The best part now is just to understand I can do it, I can be out there. When I tore my ACL, I thought I’d lost everything and I needed to get back out here. —Jacob Jimenez
It’s been a year since BYU offensive lineman Jacob Jimenez dropped into that dark vortex football players know as facing a serious, season-ending injury.
It was a beautiful sunny Friday in St. George where the team had bused down to put on an exhibition practice session March 17, 2017, at Dixie High School, an event that drew 5,000 fans. There were booths selling snacks and school gear. Optimism hovered all around the grounds as autographs and photo opportunities came easily. There were smiles all around.
Except for Jimenez.
During a short scrimmage, Jimenez crumpled to the turf. He’d torn his anterior cruciate knee ligament (ACL). He would be done for the rest of spring, summer, and miss the 2017 season after surgery.
It was an experience football players dread but know may come at any time.
“I’m trying to get back. I’m a year out. It’s been long and kind of hard dealing with my third coaching staff,” said Jimenez on Friday, one week after being cleared to participate in spring drills.
“To not being able to be out there with my team has been very hard. The best part now is just to understand I can do it, I can be out there. When I tore my ACL, I thought I’d lost everything and I needed to get back out here.”
What kept Jimenez afloat the past year is the tangible bond he had with his teammates — to be around them, and that camaraderie lifted him up.
“The way I mentally stayed in it is I stayed around the team and helped as much as I could even though I wasn’t contributing much. Just kind of kept with it. I feel good. I still have a long way to go but I’m on the right track.”
Jimenez is a soft-spoken 6-foot-5, 300-pound utility lineman who can play center or guard. It is players like Jimenez who gives BYU depth, experience and polish. He gives new offensive line coach Ryan Pugh another choice, another body.
“They’ve kind of limited my reps, just trying to bring me back slowly and not force me so I get hurt. Coach (Jeff) Grimes and Pugh have really been careful in understanding the process. They know I am not fully a hundred percent. Probably 95, but I’m working through it. Overcoming the mental hump of coming back from injury, I’m having hesitations, but it is part of the process and they’ve been working with me.”
The comeback trail is always filled with a tinge of fear because confidence is something earned along the recovery trail. Jimenez said he experienced that Friday in the first major scrimmage of spring.
“I think it showed a little bit today trying to be one of the best five. Of course, I want to be one of the best five, but I have to remember, I am coming back. These coaches are so in-depth and detailed, they are going to make sure they have the best five on the field whether it is me or not. I believe that wholeheartedly.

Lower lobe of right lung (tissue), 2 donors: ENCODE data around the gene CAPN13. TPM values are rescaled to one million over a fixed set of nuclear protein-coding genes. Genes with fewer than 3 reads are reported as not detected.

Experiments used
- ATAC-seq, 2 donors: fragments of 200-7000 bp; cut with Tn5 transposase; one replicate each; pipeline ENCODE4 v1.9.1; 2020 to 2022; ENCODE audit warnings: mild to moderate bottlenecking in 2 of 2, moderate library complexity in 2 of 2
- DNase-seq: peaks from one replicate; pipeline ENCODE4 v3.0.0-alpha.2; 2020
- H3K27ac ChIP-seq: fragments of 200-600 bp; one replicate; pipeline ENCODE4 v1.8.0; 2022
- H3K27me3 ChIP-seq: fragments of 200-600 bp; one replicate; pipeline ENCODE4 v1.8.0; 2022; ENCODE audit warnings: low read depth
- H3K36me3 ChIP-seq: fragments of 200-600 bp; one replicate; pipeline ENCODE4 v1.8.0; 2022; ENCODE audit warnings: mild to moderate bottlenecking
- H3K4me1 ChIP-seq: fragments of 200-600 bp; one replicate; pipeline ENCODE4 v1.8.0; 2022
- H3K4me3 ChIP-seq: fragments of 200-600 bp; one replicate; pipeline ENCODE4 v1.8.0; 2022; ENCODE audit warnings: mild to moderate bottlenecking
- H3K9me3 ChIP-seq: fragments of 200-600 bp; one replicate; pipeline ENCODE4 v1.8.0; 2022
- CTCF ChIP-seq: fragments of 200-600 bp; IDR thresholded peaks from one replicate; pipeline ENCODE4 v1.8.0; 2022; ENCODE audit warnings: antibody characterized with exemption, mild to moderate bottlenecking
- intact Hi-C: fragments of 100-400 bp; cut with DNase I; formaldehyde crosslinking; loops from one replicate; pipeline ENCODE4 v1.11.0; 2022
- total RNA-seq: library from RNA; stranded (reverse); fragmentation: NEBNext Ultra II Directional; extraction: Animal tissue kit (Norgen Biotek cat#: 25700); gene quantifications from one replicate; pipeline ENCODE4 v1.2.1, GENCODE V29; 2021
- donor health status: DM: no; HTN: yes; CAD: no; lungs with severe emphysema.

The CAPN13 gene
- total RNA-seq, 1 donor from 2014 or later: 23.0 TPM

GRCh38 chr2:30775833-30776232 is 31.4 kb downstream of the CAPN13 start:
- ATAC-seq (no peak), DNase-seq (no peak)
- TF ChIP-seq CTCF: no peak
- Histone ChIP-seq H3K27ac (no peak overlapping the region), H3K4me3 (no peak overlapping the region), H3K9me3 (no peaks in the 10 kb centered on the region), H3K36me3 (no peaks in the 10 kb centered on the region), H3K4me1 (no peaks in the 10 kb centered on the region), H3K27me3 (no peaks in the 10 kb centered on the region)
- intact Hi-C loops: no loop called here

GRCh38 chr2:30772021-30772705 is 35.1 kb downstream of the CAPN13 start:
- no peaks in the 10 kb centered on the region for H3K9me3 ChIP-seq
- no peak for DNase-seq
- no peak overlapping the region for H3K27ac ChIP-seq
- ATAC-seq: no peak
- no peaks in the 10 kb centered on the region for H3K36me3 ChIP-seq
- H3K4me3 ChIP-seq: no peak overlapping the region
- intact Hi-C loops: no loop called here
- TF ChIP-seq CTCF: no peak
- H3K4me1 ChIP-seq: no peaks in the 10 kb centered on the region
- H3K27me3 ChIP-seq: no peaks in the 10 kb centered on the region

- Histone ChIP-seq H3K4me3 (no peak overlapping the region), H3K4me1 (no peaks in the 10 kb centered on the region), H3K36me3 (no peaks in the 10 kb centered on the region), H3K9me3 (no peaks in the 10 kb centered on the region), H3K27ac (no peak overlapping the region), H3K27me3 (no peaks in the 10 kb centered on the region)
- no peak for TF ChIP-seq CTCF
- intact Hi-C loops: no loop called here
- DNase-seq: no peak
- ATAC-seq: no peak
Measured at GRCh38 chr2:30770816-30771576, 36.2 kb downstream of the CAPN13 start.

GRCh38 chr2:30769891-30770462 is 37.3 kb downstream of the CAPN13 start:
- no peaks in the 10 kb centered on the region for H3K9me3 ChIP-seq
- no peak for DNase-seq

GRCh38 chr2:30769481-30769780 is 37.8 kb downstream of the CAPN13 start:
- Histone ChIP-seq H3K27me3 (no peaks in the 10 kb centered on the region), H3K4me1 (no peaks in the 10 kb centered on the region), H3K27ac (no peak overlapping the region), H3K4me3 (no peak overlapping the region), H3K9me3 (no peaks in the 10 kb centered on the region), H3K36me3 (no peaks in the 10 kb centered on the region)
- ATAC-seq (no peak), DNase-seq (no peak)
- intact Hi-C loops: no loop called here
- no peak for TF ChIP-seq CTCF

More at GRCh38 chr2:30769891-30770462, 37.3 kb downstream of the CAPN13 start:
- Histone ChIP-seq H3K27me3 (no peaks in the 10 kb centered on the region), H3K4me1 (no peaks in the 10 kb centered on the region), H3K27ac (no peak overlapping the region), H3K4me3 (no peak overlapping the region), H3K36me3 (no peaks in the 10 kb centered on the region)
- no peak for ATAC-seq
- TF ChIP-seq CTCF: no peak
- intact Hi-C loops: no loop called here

“I have little aches and pains all over some of the time, mainly in the knee. A couple of days ago I was trying to get my mind into it, saying, ‘OK, I’m hurting but in the overall scheme of things it isn’t going to matter if I don’t do things right and I psyched myself up.’ I’m cautious with it. I try to maintain a level head and understand I’m getting better and every day is a new day. I just try to perform and do a better job.”
One thing that’s inspired Jimenez is Grimes and the understudy he brought in to coach the offensive line, Pugh, once a team captain as a center at Auburn.
“I love them. Actually, this coaching staff reminds me of coach Mendenhall’s staff. They are really intense and pay attention to every detail, the expectations and accountability levels are really high.
“Coach Pugh and coach Grimes are very, very direct and they will work with you. They’ll sit there and after 20 minutes they’ll go up and say, ‘here’s how to do things.’ And they’ll be there and be sure you do it right. They won’t move on until you do it the right way and that’s something I really like about this coaching staff. They bring energy. At times when we don’t show or have the right energy, days when we aren’t bringing it or are having a slow day, these guys are adamant. They are out there yelling, getting energized, whooping and hollering and it’s just awesome. I’ve never felt energy like this before.”
What has surfaced in BYU’s spring camp so far is the offensive linemen are literally setting the tone of every session. It was planned that way.
“Oh, yeah. From day one, coach Pugh came in and said, ‘Once this group leads, then everything will start to move in the direction it is supposed to.’ These guys, James Empey and Tristen Hoge have taken charge and essentially we have all become leaders and everyone has followed suit.”
Indeed, if Pugh doesn’t transform Jimenez and the others into a major force on the field, it doesn’t matter what offensive style Grimes deploys or what plays are called. It starts up front.
Jimenez is on the path back. He isn’t completely back yet, but at least he is geared up and hitting people. That is a world away from where he was in St. George a year ago, lying on the field, his world crashed down around him.
“Don’t give up,” he said, “That’s the moral of the story. I have to remind myself it is only spring ball. A lot can happen from spring to fall, a lot can change. The moral of the story for me is to just understand what I need to do, don’t lose faith and understand things will work out.”